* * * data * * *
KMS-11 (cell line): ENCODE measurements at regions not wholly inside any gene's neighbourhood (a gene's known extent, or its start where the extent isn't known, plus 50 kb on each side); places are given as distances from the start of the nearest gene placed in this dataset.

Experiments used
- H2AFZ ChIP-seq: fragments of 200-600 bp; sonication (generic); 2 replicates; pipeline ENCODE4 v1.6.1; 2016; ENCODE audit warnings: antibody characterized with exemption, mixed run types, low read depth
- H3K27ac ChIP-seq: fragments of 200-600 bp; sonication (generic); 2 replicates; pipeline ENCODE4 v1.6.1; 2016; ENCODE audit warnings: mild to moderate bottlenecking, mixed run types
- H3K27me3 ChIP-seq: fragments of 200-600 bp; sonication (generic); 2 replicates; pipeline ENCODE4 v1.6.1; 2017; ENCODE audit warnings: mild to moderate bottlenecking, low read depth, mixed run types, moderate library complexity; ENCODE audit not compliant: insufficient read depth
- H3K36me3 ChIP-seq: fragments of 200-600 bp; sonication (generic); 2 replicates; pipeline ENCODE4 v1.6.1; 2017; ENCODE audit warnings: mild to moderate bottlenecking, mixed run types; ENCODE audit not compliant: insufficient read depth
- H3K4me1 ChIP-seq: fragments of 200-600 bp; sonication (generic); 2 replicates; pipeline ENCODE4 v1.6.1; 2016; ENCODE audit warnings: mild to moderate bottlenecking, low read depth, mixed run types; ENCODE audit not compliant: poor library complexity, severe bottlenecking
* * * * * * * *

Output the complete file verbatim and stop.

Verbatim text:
KMS-11 (cell line): ENCODE measurements at regions not wholly inside any gene's neighbourhood (a gene's known extent, or its start where the extent isn't known, plus 50 kb on each side); places are given as distances from the start of the nearest gene placed in this dataset.

Experiments used
- H2AFZ ChIP-seq: fragments of 200-600 bp; sonication (generic); 2 replicates; pipeline ENCODE4 v1.6.1; 2016; ENCODE audit warnings: antibody characterized with exemption, mixed run types, low read depth
- H3K27ac ChIP-seq: fragments of 200-600 bp; sonication (generic); 2 replicates; pipeline ENCODE4 v1.6.1; 2016; ENCODE audit warnings: mild to moderate bottlenecking, mixed run types
- H3K27me3 ChIP-seq: fragments of 200-600 bp; sonication (generic); 2 replicates; pipeline ENCODE4 v1.6.1; 2017; ENCODE audit warnings: mild to moderate bottlenecking, low read depth, mixed run types, moderate library complexity; ENCODE audit not compliant: insufficient read depth
- H3K36me3 ChIP-seq: fragments of 200-600 bp; sonication (generic); 2 replicates; pipeline ENCODE4 v1.6.1; 2017; ENCODE audit warnings: mild to moderate bottlenecking, mixed run types; ENCODE audit not compliant: insufficient read depth
- H3K4me1 ChIP-seq: fragments of 200-600 bp; sonication (generic); 2 replicates; pipeline ENCODE4 v1.6.1; 2016; ENCODE audit warnings: mild to moderate bottlenecking, low read depth, mixed run types; ENCODE audit not compliant: poor library complexity, severe bottlenecking